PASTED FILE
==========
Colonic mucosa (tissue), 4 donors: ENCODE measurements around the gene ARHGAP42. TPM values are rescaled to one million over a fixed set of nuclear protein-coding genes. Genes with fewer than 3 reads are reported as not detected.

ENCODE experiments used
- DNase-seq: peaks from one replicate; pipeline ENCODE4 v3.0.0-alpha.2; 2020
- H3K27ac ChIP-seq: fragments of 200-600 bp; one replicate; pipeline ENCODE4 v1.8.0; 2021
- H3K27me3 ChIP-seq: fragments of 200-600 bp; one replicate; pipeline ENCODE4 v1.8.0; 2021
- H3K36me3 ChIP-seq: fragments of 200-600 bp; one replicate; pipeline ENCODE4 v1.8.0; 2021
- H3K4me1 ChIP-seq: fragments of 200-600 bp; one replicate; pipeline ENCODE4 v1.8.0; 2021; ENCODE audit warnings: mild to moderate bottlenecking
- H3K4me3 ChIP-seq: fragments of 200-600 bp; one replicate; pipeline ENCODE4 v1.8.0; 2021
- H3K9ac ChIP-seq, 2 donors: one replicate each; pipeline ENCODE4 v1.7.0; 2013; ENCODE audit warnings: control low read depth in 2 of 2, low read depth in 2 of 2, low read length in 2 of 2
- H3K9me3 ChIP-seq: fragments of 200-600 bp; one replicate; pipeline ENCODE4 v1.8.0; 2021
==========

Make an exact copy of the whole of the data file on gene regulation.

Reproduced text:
Colonic mucosa (tissue), 4 donors: ENCODE measurements around the gene ARHGAP42. TPM values are rescaled to one million over a fixed set of nuclear protein-coding genes. Genes with fewer than 3 reads are reported as not detected.

ENCODE experiments used
- DNase-seq: peaks from one replicate; pipeline ENCODE4 v3.0.0-alpha.2; 2020
- H3K27ac ChIP-seq: fragments of 200-600 bp; one replicate; pipeline ENCODE4 v1.8.0; 2021
- H3K27me3 ChIP-seq: fragments of 200-600 bp; one replicate; pipeline ENCODE4 v1.8.0; 2021
- H3K36me3 ChIP-seq: fragments of 200-600 bp; one replicate; pipeline ENCODE4 v1.8.0; 2021
- H3K4me1 ChIP-seq: fragments of 200-600 bp; one replicate; pipeline ENCODE4 v1.8.0; 2021; ENCODE audit warnings: mild to moderate bottlenecking
- H3K4me3 ChIP-seq: fragments of 200-600 bp; one replicate; pipeline ENCODE4 v1.8.0; 2021
- H3K9ac ChIP-seq, 2 donors: one replicate each; pipeline ENCODE4 v1.7.0; 2013; ENCODE audit warnings: control low read depth in 2 of 2, low read depth in 2 of 2, low read length in 2 of 2
- H3K9me3 ChIP-seq: fragments of 200-600 bp; one replicate; pipeline ENCODE4 v1.8.0; 2021